Buff-breasted Flycatchers use dry pine-oak forests in broad mountain canyons, especially in the lower parts of the canyon near creeks or rivers. In the United States, they nest at relatively high elevations (6,400–9,350 feet), but farther south in the range they nest as low as about 2,000 feet. The understory where they nest usually includes grasses and scattered shrubs as well as saplings. They often occur in recently burned areas. Typical tree species in their habitat include Chihuahuan pine, pinyon pine, ponderosa pine, Arizona white oak, alligator juniper, Arizona sycamore, Arizona walnut, big-toothed maple, and Douglas-fir. Migrants in northern Mexico occasionally turn up in lower-elevation oak, cottonwood, sycamore, and willow habitats. Wintering birds may also frequent riparian habitat at lower elevations and even thorn scrub.Back to top
Buff-breasted Flycatchers capture insects in flight, usually making very short flights of a foot or two from a perch. They may perch quite near the ground but typically hunt from a perch in a tree. They usually return to the same perch once they have caught the insect. They sometimes fly down to the ground to seize an insect or spider, then return to the perch. Prey includes ants, wasps, bugs, beetles, grasshoppers, moths, butterflies, damselflies, craneflies, and small spiders. Back to top
Nests are set on branches of mature trees, about 25 feet above ground, often near the main trunk and usually under the shelter of another branch or stub.
The female constructs an oval cup nest of fine roots, grasses, conifer needles, and other leaves. To the outside of the cup they fasten feathers, leaves, lichen, maple seeds, and bark from the nest tree, held together with spiderweb. Nests average about 3.4 inches across and 2.4 inches tall, with interior cup 1.7 inches across and 1.5 inches deep.
|Egg Description:||Creamy white.|
|Condition at Hatching:|
Naked and helpless.
For such a tiny species, Buff-breasted Flycatchers are remarkably aggressive. Males return to set up territories in spring (late March to mid-April) in Arizona, singing through the morning and chasing males in adjacent territories to define and enforce their own territorial boundaries. They also chase away other species much larger than themselves, including Brown-headed and Bronzed Cowbirds, Hepatic Tanagers, and bluebirds. Their territories stretch along canyon floors for roughly 130 feet and are variable in width. Once pairs are established, both male and female may chase or attack neighboring pairs. Males display to females by calling and moving around to suggest possible nest locations, which they demonstrate by crouching at the sites. The female selects a nest site by perching there, crouching, lifting the tail, and calling, also an enticement to mate. The female constructs the nest, while being closely followed by the male. Both male and female share incubation and chick-rearing duties. This species is usually socially monogamous, but in Arizona’s Huachuca Mountains, a male fed young in two nests that were about 165 feet apart. Family groups often remain together for several weeks after young have fledged. Wintering birds and migrants are usually solitary. Back to top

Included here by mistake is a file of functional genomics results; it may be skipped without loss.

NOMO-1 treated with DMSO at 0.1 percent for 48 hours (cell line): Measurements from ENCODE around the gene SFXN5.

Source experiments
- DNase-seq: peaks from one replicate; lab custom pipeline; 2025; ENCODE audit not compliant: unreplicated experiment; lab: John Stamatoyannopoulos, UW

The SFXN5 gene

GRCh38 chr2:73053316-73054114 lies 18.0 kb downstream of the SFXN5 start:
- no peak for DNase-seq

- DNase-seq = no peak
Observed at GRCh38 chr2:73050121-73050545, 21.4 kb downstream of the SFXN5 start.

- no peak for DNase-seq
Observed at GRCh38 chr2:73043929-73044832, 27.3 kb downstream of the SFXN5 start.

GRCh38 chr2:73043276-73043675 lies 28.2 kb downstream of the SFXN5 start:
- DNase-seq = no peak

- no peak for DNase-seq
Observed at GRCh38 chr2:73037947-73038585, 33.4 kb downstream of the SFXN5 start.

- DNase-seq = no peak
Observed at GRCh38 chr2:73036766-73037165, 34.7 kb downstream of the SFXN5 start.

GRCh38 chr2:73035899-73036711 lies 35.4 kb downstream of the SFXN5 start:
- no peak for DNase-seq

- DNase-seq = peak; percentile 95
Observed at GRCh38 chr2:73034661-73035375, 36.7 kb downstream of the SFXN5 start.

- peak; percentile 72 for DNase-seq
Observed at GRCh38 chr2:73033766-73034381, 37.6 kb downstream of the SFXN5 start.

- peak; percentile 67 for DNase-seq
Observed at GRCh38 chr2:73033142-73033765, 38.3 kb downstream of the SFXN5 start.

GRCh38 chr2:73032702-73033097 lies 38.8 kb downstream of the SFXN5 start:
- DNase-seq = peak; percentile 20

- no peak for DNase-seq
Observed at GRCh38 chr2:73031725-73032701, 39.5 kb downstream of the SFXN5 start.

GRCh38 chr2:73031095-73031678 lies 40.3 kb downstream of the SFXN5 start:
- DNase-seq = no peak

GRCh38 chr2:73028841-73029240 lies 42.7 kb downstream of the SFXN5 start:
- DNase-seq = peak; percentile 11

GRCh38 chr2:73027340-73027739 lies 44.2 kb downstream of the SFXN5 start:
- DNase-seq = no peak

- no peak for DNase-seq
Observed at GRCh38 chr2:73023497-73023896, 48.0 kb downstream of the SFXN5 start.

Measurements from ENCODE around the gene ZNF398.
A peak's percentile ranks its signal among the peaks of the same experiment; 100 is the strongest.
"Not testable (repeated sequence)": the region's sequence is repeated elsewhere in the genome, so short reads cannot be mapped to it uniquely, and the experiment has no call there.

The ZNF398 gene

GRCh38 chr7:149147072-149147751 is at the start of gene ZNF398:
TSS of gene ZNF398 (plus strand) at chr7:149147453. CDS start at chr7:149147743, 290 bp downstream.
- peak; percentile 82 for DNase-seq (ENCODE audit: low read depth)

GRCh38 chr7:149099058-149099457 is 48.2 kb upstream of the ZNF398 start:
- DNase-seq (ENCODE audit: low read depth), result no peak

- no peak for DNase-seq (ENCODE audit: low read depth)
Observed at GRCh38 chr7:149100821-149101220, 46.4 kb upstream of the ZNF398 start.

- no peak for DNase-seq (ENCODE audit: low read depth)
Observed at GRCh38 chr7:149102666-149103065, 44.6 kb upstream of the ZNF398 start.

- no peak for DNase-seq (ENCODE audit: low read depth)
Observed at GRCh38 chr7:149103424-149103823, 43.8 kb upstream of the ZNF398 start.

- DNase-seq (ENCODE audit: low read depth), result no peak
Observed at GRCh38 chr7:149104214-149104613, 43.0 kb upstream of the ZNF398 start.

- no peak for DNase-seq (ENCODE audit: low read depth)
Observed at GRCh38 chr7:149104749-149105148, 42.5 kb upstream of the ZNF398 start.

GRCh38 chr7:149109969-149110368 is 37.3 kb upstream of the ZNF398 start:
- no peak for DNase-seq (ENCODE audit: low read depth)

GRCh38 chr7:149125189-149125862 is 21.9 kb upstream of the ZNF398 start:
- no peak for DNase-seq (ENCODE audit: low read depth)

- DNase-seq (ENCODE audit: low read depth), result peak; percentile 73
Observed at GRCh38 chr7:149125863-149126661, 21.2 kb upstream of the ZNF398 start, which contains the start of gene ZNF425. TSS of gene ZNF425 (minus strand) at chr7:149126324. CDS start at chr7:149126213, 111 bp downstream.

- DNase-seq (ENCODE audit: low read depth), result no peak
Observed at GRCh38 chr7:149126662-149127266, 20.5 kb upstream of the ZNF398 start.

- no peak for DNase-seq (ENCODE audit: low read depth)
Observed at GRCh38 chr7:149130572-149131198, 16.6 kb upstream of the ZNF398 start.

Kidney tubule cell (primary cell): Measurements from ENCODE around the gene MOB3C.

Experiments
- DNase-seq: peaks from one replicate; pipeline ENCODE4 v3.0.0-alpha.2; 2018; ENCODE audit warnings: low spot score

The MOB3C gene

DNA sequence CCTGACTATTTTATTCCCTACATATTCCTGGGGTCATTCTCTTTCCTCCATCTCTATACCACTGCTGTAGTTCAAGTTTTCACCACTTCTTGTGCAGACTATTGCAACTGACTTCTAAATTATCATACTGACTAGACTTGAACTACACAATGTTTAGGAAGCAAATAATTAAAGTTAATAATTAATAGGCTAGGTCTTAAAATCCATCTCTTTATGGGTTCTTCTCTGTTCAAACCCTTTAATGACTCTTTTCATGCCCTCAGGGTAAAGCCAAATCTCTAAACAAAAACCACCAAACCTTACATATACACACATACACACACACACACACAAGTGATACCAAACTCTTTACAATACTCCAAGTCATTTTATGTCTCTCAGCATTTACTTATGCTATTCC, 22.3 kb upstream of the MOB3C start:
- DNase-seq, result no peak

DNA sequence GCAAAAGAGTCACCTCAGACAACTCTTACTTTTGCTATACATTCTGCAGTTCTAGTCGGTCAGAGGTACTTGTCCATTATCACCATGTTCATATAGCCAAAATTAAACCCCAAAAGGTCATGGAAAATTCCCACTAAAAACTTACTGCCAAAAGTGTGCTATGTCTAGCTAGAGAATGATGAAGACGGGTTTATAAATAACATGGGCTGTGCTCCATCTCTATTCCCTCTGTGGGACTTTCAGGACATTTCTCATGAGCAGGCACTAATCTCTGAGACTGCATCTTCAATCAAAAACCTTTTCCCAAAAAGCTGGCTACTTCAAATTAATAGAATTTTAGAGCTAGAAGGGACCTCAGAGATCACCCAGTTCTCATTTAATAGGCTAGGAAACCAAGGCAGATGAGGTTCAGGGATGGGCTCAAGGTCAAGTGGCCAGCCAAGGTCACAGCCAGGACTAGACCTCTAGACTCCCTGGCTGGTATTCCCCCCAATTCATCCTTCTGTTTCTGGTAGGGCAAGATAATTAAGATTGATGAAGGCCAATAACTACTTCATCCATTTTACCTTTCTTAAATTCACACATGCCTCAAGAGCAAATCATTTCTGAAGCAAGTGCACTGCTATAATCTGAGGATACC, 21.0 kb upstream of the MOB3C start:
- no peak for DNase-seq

In Arizona, Buff-breasted Flycatcher populations have declined, and the species’ range contracted notably southward from the late 1800s through the 1970s. Partners in Flight estimates a global breeding population of 2 million and rates the species a 12 out of 20 on the Continental Concern Score, indicating a species of relatively low conservation concern. Fire suppression, overgrazing, and logging have probably resulted in population losses across the range of this species. It seems to benefit from low-severity fires that reduce brushy vegetation in the understory without killing larger trees.Back to top
Bowers Jr., Richard K. and John B. Dunning Jr. (1994). Buff-breasted Flycatcher (Empidonax fulvifrons), version 2.0. In The Birds of North America (P. G. Rodewald, editor). Cornell Lab of Ornithology, Ithaca, New York, USA.
Partners in Flight. (2020). Avian Conservation Assessment Database, version 2020.
Sibley, D. A. (2014). The Sibley Guide to Birds, second edition. Alfred A. Knopf, New York, NY, USA.